Não basta ser pobre…. Tem que “morrer do coração” =(

Eur J Public Health (2011) 21 (6):713-718.doi: 10.1093/eurpub/ckq158

Childhood socio-economic position and risk of coronary heart disease in middle age: a study of 49 321 male conscripts

Background: Poor social circumstances in childhood are associated with increased risk of coronary heart disease (CHD). In previous studies, social circumstances and risk factors in adulthood have been suggested to explain this association. In the present study, we included potential explanatory factors from childhood and adolescence. Methods: We investigated the association between childhood socio-economic position (SEP) and CHD in middle age among 49 321 Swedish males, born during 1949–51, who were conscripted for military service at 18–20 years of age. Register-based data on childhood social circumstances, educational attainment and occupational class in adulthood were used in combination with information on cognitive ability, smoking, body mass index and body height in late adolescence obtained from a compulsory conscription examination. Incidence of CHD from 1991 to 2007 (between 40 and 58 years of age) was followed in national registers. Results: We demonstrated an inverse association between childhood SEP and CHD in middle age: among men with the lowest childhood SEP the crude hazard ratio of CHD was 1.47 (95% CI = 1.30–1.67). Adjustment for crowded housing in childhood, body height, cognitive ability, smoking and BMI in late adolescence attenuated relative risks of CHD considerably. Additional adjustment for educational level had a further, although limited, attenuating effect on associations, but additional adjustment for occupational class had no such effect. Conclusions: Results showed that social, cognitive and behavioural factors evident prior to adulthood may be of greater importance in explaining the association between childhood SEP and CHD later in life than socio-economic indicators in adulthood.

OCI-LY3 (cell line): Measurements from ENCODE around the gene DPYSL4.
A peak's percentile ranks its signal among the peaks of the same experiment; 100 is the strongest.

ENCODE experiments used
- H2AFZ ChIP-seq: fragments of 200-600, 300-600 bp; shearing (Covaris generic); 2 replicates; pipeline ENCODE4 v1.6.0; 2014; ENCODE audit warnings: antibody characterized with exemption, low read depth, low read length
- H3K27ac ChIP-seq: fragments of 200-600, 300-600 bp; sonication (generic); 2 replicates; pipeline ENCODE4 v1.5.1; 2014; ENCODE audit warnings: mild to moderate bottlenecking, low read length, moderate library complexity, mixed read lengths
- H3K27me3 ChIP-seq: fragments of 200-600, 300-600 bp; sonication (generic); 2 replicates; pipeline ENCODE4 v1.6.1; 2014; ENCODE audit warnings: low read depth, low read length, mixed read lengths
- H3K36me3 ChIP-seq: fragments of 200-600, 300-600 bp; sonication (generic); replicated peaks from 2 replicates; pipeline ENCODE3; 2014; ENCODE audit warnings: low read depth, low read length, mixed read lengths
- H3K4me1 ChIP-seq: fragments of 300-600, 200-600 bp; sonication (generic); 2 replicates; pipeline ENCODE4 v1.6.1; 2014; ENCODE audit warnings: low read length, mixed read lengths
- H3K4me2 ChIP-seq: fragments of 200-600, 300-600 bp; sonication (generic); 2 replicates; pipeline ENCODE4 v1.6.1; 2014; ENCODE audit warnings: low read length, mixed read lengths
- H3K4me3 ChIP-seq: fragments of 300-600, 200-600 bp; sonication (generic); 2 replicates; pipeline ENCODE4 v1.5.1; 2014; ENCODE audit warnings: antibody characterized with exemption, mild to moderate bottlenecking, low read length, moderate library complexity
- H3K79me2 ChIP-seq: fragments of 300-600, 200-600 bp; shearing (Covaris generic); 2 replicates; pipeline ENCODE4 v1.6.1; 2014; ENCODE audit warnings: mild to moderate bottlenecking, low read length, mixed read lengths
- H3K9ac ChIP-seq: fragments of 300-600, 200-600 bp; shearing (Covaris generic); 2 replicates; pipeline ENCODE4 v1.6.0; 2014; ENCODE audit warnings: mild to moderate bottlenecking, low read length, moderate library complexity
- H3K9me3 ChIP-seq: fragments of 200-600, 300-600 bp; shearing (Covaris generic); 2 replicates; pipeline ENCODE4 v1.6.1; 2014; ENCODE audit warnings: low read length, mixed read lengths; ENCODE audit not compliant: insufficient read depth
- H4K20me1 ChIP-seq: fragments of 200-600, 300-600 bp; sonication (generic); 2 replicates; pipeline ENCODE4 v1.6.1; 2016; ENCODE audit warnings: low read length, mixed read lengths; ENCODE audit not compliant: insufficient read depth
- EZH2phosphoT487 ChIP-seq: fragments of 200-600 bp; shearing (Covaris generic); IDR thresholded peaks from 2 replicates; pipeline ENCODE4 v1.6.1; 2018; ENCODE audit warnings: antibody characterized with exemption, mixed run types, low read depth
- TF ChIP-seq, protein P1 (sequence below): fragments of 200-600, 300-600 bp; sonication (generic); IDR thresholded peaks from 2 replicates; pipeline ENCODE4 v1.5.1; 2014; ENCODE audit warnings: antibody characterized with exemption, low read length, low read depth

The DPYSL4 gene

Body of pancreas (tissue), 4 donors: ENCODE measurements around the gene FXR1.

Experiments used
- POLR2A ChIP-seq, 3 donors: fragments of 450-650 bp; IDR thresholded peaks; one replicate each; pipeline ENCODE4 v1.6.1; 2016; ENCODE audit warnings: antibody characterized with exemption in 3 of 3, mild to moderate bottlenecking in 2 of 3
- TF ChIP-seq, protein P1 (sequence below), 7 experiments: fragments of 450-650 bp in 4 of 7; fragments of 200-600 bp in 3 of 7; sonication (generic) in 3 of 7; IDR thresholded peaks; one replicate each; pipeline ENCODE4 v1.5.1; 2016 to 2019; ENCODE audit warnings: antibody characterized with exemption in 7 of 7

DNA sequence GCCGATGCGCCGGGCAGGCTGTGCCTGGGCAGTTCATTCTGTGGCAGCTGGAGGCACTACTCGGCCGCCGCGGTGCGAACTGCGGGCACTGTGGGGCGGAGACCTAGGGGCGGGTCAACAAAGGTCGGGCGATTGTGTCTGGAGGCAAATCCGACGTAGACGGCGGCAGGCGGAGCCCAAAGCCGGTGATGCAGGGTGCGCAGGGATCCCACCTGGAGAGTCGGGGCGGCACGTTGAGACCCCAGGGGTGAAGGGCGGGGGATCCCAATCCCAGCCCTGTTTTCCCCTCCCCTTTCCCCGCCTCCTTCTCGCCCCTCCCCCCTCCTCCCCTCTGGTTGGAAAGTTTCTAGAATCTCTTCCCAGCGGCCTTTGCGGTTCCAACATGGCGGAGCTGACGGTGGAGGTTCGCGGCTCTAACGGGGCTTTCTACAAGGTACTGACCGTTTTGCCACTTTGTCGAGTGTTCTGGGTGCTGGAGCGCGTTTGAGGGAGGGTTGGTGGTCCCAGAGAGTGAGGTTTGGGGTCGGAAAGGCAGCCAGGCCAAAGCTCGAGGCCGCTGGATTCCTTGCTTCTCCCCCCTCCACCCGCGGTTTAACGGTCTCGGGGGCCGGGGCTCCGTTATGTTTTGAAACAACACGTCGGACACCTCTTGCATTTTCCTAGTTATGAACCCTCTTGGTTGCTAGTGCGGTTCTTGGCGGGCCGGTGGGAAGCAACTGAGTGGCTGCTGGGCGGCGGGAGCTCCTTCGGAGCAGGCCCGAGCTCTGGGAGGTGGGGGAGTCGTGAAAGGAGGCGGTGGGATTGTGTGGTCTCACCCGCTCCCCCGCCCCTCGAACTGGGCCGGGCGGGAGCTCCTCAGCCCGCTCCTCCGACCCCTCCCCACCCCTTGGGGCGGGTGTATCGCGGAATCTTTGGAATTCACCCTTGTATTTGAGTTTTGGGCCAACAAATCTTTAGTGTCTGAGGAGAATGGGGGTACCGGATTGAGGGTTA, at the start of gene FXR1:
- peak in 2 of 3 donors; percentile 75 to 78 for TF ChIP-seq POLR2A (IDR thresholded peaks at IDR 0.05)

Prenatal and childhood growth and leisure time physical activity in adult life

Background: Physical activity plays an important role in prevention of chronic diseases. Animal studies have suggested that lifestyle and exercise habits may have a prenatal origin. Our aim was to assess the role of early growth on leisure time physical activity (LTPA) in later life among 57–70-years-old men and women. Methods: We examined 2003 individuals born in Helsinki, Finland between 1934 and 1944. Of them, 1967 individuals with adequate information on their LTPA in adult life were included in this study. LTPA was assessed by a validated exercise questionnaire (KIHD Study 12 month physical activity history). Subjects’ birth and serial growth measurements were obtained from birth, child welfare and school health records. Results: Participants with higher engagement in LTPA showed a more favourable adult anthropometric and body composition profile than those who were less active. LTPA was positively associated with adult social class. Higher weight and length at birth, and weight at 2 years after adult BMI adjustment, predicted higher intensity of total LTPA (P = 0.04, P = 0.01 and P = 0.03), respectively. Higher height at 2, 7 and 11 years predicted higher intensity of conditioning LTPA (P = 0.01, P = 0.04 and P = 0.004). Higher weight and height at 2, 7 and 11 years predicted higher energy expenditure (EE) of total LTPA (P-values being from 0.01 to 0.03). Furthermore, higher height at 2 and 11 years predicted higher EE of conditioning LTPA (P = 0.02 and P = 0.03). Conclusion: People who as children were taller and weighed more engage more in leisure time physical activity in late adulthood.

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